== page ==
Music to my eyes

The sweet sound of Christopher Walken in the otherwise terrible "A Late Quartet"

A Late Quartet is a terrible film—it’s like an idiots’ Amour. It does, though, feature an outstanding performance by Christopher Walken. The movie itself is all calculation. It’s achingly, parodically middlebrow in everything from its storyline (the 25th anniversary tour of a string quartet is jeopardised by the illness of its founder, and the tensions between the remaining three members) to the bias of the script, which fondly imagines that passionate young women go helplessly cock-a-hoop for embittered, middle-aged jobbing musicians with an entire airport carousel’s worth of emotional baggage.

Viewers of a discerning disposition will have to brace themselves for soulless shot compositions, and the indiscriminate ladling-on of music to encourage us in our tears (not that even a film this bad can diminish Beethoven’s Opus 131 String Quartet in C-sharp minor, which the quartet is preparing to play, and which the director Yaron Zilberman claims, in a direct bid to land top-spot in Pseuds’ Corner, has informed the very structure of his film). But it will be worth all that, just about, to clap eyes on Walken.

This actor, revered for his baked-in eccentricity, x-ray eyes and those wayward stresses which never fall on the same word in the same way twice, is 77 years old now, and has been doing some of his best work recently. He was the calm emotional anchor of Martin McDonagh’s restless and unsatisfying comic thriller Seven Psychopaths, and brought gravitas to Todd Solondz’s typically toxic comedy Dark Horse. In A Late Quartet, he plays Peter Mitchell, a cellist diagnosed with Parkinson’s Disease. The opportunities to milk such a part for maximum pathos are clear, but instead Walken remains stoical, solid and true: he underplays, hangs back, conveys with great lightness a sense of fear and vulnerability which could have capsized this otherwise inconsequential picture. Of course, this must be what great actors do: they look at the text as a whole and modulate their performance accordingly. Walken going maniacally at full pelt (see King of New York) or giving it the full, twinkly-eyed Jack Lemmon routine (as he did in Catch Me If You Can—though it fitted the tenor of that movie) would have shoved the rest of the cast (which includes Philip Seymour Hoffman and Catherine Keener) off the screen.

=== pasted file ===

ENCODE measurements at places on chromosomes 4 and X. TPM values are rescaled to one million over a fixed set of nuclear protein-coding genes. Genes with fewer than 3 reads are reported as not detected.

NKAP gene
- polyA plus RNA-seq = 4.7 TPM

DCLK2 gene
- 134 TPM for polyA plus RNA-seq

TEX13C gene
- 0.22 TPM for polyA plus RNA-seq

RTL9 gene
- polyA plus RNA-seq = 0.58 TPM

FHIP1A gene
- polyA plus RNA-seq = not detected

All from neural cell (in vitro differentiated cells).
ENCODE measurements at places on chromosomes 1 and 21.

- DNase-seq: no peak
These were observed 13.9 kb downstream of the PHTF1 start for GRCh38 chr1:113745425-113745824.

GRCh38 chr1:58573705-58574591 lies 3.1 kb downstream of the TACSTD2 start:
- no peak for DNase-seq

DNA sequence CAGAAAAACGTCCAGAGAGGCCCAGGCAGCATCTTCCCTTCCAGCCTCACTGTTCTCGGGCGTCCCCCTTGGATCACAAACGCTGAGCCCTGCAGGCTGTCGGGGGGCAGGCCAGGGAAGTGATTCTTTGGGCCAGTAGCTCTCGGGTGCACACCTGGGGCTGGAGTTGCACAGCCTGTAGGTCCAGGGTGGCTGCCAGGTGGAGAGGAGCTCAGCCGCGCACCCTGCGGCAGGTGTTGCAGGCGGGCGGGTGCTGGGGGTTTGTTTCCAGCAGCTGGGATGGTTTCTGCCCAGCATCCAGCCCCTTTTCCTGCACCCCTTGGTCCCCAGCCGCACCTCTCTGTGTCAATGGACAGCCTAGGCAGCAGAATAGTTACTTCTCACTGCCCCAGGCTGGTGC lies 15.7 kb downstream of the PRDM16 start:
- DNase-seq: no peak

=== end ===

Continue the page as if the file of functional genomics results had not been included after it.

Sometimes an actor becomes adored for his or her craziness, rather than to the honesty behind it. James Franco is a good example, and you need look no further than his performance as a swaggering, snarling white rapper/drug dealer/gangster in the current Spring Breakers, a film which presses the buttons of its hipster viewers as effectively and cynically as A Late Quartet does for its own swankier target crowd.